• Carbon capture via seawater electrolysis
    sustaining the planet through innovation


Why does excess CO2 contribute to the climate crisis?

The climate crisis is nearing the point of being irreversible. When examining the causes of a calamity like this it’s safe to say that there are more than one, but carbon dioxide emissions are certainly a large contributor, especially as they are caused by human activity.

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What will Cequest do to remove CO2 as well as help the ocean?

With Cequest, we will lower the pH of seawater via electrolysis so that CO2 is captured then combined with a dissolved mineral carbonate to form a mineral bicarbonate while also reacting a basic solution with the air, so concentrating dissolved CO2 in the ocean and removing CO2 from the atmosphere at the same time.

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Get to know the team that developed Cequest

Cequest is harnessing seawater to develop the next generation of carbon capture.

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About Cequest

Cequest uses electrolysis to capture both atmospheric and oceanic carbon dioxide to put it to a better use. We produce clean hydrogen fuel to be utilized for electricity, as well as a bicarbonate that can combat ocean acidification.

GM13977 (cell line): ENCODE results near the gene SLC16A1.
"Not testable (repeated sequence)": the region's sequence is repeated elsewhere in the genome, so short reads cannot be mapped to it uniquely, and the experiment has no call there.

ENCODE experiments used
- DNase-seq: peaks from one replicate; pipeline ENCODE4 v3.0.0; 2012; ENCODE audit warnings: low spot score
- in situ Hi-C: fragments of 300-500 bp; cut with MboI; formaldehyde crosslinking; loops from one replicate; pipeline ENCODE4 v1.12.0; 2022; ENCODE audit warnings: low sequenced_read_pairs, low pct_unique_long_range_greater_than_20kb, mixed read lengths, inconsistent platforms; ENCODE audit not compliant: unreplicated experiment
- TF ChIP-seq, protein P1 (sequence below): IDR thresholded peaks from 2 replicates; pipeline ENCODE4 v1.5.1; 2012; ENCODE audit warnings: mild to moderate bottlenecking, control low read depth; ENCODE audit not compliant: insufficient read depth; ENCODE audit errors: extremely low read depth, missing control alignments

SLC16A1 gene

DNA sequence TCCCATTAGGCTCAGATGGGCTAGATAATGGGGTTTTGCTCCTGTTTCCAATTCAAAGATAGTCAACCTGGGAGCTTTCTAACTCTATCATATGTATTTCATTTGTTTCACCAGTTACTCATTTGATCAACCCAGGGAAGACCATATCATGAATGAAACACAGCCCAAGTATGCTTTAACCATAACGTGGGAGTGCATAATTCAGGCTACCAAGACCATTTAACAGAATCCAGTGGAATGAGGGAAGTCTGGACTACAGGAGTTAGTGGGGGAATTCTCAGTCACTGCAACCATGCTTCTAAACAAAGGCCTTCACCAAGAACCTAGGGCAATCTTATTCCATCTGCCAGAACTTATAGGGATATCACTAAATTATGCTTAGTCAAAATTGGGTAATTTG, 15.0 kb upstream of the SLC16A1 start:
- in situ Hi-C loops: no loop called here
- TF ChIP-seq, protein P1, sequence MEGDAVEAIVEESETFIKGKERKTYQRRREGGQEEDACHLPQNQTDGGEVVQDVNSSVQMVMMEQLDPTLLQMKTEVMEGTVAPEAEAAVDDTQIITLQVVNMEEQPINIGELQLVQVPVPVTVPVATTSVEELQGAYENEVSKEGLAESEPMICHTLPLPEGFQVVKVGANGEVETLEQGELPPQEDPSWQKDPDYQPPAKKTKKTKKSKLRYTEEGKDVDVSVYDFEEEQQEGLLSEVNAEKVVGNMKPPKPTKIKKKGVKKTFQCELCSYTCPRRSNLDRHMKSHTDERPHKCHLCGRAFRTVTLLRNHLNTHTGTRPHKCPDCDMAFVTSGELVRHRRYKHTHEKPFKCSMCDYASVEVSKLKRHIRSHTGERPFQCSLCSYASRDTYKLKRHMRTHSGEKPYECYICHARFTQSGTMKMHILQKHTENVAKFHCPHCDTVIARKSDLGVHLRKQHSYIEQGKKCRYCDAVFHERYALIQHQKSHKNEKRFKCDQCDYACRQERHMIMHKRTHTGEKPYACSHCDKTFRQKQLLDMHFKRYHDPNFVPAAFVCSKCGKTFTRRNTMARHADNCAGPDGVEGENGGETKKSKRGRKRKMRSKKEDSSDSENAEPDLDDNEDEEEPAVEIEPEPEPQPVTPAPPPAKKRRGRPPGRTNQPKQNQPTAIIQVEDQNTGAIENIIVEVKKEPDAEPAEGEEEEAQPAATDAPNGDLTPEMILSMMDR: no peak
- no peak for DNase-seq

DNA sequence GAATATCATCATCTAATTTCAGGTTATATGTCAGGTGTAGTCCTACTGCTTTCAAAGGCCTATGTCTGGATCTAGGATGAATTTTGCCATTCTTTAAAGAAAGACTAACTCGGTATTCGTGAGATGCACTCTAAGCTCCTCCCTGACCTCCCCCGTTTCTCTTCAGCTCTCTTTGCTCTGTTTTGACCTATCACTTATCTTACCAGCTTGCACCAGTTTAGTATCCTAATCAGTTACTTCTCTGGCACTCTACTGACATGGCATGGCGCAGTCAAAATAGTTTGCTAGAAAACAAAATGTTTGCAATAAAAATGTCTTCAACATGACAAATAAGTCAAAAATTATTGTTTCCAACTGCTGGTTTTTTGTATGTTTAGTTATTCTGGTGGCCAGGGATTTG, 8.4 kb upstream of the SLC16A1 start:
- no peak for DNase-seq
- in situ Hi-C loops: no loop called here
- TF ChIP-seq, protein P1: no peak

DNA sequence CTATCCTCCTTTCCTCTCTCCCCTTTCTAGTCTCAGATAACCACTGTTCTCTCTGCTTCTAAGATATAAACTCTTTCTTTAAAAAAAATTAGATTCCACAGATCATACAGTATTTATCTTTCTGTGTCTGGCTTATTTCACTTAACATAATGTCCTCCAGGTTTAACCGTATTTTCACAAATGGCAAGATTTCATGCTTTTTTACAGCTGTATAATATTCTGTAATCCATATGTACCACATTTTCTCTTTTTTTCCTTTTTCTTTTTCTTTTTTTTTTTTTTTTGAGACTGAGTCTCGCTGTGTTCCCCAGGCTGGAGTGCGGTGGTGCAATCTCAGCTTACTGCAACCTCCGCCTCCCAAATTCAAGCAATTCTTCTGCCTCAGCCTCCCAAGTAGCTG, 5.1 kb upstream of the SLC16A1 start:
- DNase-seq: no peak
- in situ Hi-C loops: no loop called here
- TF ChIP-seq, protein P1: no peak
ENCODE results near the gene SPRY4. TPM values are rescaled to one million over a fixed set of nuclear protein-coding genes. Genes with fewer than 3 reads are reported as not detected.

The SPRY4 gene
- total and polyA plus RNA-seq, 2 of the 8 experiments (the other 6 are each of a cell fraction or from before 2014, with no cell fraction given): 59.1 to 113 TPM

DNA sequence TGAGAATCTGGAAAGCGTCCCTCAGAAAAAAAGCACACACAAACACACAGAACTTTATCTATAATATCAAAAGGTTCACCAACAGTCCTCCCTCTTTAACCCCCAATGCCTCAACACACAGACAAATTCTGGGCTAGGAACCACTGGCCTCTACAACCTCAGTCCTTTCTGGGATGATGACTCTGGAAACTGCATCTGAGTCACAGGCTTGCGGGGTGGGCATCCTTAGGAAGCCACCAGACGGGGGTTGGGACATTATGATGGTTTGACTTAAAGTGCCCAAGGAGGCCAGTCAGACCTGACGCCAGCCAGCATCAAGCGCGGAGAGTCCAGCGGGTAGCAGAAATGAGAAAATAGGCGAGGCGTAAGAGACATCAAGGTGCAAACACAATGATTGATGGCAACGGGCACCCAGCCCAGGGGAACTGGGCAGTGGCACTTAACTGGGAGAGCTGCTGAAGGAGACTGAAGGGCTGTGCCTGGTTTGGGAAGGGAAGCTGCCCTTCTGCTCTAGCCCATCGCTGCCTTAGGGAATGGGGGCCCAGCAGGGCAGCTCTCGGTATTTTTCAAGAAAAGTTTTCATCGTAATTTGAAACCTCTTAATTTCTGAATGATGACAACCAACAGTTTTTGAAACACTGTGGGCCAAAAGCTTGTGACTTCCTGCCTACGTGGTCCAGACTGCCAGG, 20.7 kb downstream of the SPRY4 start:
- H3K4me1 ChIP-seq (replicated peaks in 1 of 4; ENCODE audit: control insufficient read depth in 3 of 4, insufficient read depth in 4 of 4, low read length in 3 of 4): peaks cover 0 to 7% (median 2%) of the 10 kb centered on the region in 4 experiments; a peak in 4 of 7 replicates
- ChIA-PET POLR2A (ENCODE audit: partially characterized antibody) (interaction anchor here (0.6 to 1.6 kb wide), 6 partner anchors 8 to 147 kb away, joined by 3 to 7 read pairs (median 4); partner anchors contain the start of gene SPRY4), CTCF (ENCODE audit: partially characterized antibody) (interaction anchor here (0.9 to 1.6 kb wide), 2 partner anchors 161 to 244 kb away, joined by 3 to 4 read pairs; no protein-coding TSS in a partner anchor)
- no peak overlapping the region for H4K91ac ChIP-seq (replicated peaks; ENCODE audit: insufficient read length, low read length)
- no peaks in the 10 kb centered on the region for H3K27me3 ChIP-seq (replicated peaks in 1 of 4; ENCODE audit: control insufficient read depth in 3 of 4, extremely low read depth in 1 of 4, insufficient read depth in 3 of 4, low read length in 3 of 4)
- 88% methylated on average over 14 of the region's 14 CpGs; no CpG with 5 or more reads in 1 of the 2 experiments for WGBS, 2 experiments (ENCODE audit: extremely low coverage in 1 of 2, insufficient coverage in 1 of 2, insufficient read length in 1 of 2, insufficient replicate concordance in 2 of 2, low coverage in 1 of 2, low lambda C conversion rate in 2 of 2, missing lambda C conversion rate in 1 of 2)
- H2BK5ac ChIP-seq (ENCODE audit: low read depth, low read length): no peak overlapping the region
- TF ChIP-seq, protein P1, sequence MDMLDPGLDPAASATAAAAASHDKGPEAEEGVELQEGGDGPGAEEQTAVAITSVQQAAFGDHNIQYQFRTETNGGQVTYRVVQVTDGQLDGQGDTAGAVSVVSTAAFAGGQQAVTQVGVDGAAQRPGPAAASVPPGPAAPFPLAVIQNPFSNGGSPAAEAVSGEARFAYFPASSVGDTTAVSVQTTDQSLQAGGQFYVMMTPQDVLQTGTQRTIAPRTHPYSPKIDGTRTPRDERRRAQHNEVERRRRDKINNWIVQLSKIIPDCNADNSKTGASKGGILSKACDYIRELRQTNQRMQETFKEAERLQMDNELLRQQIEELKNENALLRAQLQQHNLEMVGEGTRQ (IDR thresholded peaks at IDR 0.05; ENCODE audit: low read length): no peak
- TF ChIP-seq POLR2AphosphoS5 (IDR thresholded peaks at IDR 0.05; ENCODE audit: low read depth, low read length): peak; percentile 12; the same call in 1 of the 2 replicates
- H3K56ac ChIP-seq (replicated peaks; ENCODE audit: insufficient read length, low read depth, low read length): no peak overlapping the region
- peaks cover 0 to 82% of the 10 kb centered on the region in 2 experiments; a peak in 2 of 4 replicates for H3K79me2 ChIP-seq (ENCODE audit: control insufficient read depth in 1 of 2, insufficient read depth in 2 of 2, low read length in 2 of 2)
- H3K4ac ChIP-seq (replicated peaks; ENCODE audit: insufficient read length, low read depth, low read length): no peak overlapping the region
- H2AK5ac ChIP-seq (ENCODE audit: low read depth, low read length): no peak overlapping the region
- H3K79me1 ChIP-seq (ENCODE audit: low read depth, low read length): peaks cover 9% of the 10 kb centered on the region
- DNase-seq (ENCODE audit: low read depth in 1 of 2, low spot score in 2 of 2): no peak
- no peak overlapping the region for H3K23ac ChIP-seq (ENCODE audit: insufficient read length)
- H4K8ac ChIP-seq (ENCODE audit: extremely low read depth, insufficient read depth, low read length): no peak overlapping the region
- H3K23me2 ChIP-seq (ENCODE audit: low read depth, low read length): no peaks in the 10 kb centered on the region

Pumping Seawater

Seawater will be pumped to the plant for the reaction to occur. About 10% of the water will need to be filtered as RO water.

Wind for Power

A renewable source of energy will power the electrolysis reaction. Wind energy is so far our best bet.

Starting the Reaction

The electrolysis reaction will take place in a Electrolytic Cation Exchange Module (E-CEM), taking in the seawater and RO water to produce sodium hydroxide and hydrogen gas.

Into the Membrane

Acidified seawater is transported to a hollow fiber membrane contactor to extract the CO2. Simultaneously, CaCO3 (crushed limestone) is added, then recombined with the CO2 to precipitate dissolved Ca(HCO3)2 which represents long-term (hundreds of millions of years) carbon sequestration.

Bubbling NaOH

The sodium hydroxide (NaOH) solution that is present at the cathode will be bubbled for 0.5–1.5 hours to react with carbon dioxide in the air to form sodium bicarbonate (NaHCO3).

Into the Fuel Cell

The fuel cell will convert the hydrogen gas to electrical energy, with the only biproduct being water.

Spurring Marine Life

The sodium and calcium bicarbonates that are produced is then released back into the ocean to help combat ocean acitidy and further sequester carbon.


tonnes of CO2 removed daily per plant


tonnes of H2 produced per plant everyday day


Dollar price for each tonne of CO2 removed


Plants needed to reduce 10 Gt of CO2 per year